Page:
Letter to the Editor

Home medication reviews: what do people in the Australian Riverland think of them?


name here
Mark Baldock
1 BPharm, medical student *

name here
Jonathan Kaufman
2 B.AppSci (physiotherapy), medical student

name here
Alison Lydeamore
3 B. Applied Science (speech pathology), medical student

name here
Sally Roodenburg
4 BVet Sci, medical student

name here
Heath Tomlinson
5 BMedRadiations, medical student


* Mark Baldock


1, 3, 5 Flinders University Rural Clinical School, Renmark, South Australia, Australia

2 Northern Territory Clinical School, Royal Darwin Hospital, Darwin, Northern Territory, Australia

4 School of Medicine, Flinders University, Adelaide, South Australia, Australia


14 February 2006 Volume 6 Issue 1


RECEIVED: 20 January 2006

ACCEPTED: 14 February 2006


Baldock M, Kaufman J, Lydeamore A, Roodenburg S, Tomlinson H.  Home medication reviews: what do people in the Australian Riverland think of them? Rural and Remote Health 2006; 6: 546. https://doi.org/10.22605/RRH546


© Mark Baldock, Jonathan Kaufman, Alison Lydeamore, Sally Roodenburg, Heath Tomlinson 2006 A licence to publish this material has been given to ARHEN, arhen.org.au

full article:

Dear Editor

We would like to draw your readers' attention to an interesting example of how a potentially useful health intervention fails to be taken up in a rural community. We uncovered this while undertaking a rural population health project as part of our medical education.

Medication-related problems cause many unnecessary hospital admissions and even deaths in Australia each year. It has been suggested that up to 69% of drug-related admissions may be preventable1. The home medicines review (HMR) is a service provided jointly by doctors and pharmacists for people who are prescribed medications; it is aimed at patients living at home in the community. The purpose of the HMR is to maximize the patient's benefit from their medication regimen, and minimize or prevent medication-related problems using a team approach. Generally, those benefiting most from this service are the elderly population and those people taking multiple prescription medications.

The Riverland, located in the central east of South Australia, is one of the country's major horticultural regions. The population of 34 000 is based predominantly in the main river towns of Waikerie, Berri, Barmera, Loxton, Paringa and Renmark. Our study aimed to assess community awareness of the HMR program in the Riverland and to determine from where people had heard about the program. A further objective was to assess potential acceptance of the HMR program if suggested to the respondents by their GP.

A convenience sample of pharmacy customers from two main towns in the Riverland (Renmark and Loxton) was used to represent a crosssection of the Riverland community. Participants completed a survey recording age, gender, and other factors that could identify respondents who may benefit from a HMR. These included the number of medications taken daily and weekly, whether multiple doses were taken, and recent change in their medical condition or medications. The survey investigated whether respondents had questions or concerns about their current medications, and whom they would approach with these questions. Respondents were asked about their prior awareness of the HMR service, and whether they would consider using the service if their GP recommended it to them.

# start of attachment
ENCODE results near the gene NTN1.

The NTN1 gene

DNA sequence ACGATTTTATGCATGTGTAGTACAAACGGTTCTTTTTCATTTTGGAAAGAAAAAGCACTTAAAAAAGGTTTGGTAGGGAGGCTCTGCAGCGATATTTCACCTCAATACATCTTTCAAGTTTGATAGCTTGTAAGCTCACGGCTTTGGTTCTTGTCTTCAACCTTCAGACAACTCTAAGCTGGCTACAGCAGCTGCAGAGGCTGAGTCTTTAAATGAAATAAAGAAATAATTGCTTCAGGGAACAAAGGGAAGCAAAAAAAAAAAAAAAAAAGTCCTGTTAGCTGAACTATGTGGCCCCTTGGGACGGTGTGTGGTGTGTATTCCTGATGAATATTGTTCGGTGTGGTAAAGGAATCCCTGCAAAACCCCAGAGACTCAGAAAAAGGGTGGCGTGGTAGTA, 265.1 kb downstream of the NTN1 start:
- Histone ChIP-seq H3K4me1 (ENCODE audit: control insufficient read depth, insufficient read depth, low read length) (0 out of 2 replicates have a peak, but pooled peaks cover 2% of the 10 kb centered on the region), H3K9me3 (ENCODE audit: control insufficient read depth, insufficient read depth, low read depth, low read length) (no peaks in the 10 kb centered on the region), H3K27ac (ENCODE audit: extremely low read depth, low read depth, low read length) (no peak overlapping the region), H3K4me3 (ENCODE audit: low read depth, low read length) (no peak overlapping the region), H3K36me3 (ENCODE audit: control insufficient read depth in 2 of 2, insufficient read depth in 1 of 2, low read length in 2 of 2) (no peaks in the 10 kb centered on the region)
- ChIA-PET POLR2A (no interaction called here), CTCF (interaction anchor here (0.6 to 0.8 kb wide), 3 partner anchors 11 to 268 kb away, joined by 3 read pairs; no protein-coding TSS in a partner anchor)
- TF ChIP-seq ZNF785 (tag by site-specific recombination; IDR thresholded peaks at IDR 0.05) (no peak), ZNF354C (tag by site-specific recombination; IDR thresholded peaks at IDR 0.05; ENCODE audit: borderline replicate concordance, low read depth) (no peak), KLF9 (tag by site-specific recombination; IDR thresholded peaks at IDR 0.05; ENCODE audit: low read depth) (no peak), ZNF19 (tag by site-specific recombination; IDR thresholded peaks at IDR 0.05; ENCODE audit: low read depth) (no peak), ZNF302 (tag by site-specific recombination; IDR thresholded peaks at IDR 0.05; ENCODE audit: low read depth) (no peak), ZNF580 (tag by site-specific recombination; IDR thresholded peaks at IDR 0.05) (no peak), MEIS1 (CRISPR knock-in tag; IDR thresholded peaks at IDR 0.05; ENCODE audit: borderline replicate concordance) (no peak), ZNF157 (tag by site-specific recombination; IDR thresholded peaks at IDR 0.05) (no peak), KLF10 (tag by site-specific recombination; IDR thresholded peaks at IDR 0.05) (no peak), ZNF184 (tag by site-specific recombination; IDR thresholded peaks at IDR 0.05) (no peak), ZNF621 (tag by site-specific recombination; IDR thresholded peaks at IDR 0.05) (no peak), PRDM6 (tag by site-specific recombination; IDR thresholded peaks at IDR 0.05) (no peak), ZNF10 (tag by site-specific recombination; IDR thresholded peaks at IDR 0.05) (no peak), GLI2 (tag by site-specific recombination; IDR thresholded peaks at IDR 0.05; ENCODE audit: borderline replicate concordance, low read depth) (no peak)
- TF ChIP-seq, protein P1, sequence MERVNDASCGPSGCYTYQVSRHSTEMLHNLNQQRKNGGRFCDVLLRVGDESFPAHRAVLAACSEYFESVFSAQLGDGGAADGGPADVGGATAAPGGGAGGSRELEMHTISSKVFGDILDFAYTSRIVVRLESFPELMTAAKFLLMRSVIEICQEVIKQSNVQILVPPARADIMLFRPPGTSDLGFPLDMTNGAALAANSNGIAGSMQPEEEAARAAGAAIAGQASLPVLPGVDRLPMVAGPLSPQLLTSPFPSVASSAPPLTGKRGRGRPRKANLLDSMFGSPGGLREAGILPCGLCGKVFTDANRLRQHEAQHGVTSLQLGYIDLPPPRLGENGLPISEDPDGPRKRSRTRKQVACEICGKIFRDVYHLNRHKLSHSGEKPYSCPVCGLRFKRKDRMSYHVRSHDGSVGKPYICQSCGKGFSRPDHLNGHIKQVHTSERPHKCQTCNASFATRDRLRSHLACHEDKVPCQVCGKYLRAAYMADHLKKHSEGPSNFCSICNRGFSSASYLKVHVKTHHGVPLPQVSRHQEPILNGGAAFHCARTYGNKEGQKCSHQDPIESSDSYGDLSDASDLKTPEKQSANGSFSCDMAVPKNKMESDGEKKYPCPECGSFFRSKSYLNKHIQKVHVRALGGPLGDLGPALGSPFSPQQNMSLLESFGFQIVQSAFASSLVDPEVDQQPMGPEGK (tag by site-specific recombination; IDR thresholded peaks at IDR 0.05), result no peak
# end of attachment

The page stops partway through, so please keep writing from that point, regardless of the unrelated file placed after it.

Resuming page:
Key findings

  • 74.3% of respondents were unaware of the HMR service.
  • For respondents who had heard of the HMR service, their main information source was the media or a pharmacist.
  • None of the respondents had undertaken a HMR.
  • 83.5% of respondents would be happy to accept a HMR if it was suggested to them by their GP.

Our study clearly showed that the community was largely unaware of the HMR service and yet the majority would be very accepting of the program. Therefore, it would seem that GPs would be unlikely to face resistance from their patients should they suggest a HMR be undertaken.

The survey gathered demographic and medication-usage data with the intention of correlating this information with awareness and acceptance of HMR. However the method of sample selection resulted in a small convenience sample of uneven age and gender distribution, rendering these correlations unclear. It was assumed that our convenience sample from pharmacies in two towns was representative of the wider population in the Riverland region. These limitations could be addressed in future research.

In the future, further benefit may be obtained from assessing the attitudes of GPs and pharmacists towards the HMR service, and perceived barriers to delivery of HMR services to the community. Preliminary discussions with Riverland pharmacists suggests that these barriers may include lack of availability of pharmacists accredited to perform HMR, inadequate remuneration for the health professionals involved, as well as increasing workloads resulting in significant time constraints.

We wonder how many other potentially valuable health initiatives fail to benefit rural communities due to lack of integration with existing rural health providers.

For further information regarding this project please contact Jonathan Kaufman at: kauf0001@flinders.edu.au

Mark Baldock, Jonathan Kaufman, Alison Lydeamore, Sally Roodenburg, Heath Tomlinson
Medical Students, School of Medicine
Flinders University of South Australia, Australia


1. Roughead EE, Gilbert AL, Primrose JG, Sansom LN. Drug-related hospital admissions: a review of Australian studies published 1988-1996. Medical Journal of Australia 1998; 168: 405-408.

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This PDF has been produced for your convenience. Always refer to the live site https://www.rrh.org.au/journal/article/546 for the Version of Record.